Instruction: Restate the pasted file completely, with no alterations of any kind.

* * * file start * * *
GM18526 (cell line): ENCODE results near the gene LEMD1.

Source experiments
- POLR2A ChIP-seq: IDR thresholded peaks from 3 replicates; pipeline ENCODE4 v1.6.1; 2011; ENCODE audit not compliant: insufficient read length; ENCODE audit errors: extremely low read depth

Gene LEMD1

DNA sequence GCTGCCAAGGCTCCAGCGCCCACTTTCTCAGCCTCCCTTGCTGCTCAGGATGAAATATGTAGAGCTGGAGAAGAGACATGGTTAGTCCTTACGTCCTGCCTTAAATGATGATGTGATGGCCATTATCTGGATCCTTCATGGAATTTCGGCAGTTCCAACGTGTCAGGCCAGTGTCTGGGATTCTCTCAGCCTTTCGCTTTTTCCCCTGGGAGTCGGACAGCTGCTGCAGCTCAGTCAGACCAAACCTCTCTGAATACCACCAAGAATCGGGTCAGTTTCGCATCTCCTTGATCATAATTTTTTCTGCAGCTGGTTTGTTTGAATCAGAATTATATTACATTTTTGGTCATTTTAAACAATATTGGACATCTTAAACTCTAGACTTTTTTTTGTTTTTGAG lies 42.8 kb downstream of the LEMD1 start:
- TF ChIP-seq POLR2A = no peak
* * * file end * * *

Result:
GM18526 (cell line): ENCODE results near the gene LEMD1.

Source experiments
- POLR2A ChIP-seq: IDR thresholded peaks from 3 replicates; pipeline ENCODE4 v1.6.1; 2011; ENCODE audit not compliant: insufficient read length; ENCODE audit errors: extremely low read depth

Gene LEMD1

DNA sequence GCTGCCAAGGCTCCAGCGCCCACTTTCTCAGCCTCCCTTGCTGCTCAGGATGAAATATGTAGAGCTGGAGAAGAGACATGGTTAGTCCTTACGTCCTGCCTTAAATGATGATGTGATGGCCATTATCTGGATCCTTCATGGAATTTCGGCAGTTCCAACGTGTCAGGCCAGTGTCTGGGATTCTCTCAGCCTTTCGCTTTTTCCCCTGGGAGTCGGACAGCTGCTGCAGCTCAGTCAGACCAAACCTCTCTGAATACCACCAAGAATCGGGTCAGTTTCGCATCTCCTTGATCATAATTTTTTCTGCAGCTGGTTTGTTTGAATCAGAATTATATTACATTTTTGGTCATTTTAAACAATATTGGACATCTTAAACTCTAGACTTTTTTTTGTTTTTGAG lies 42.8 kb downstream of the LEMD1 start:
- TF ChIP-seq POLR2A = no peak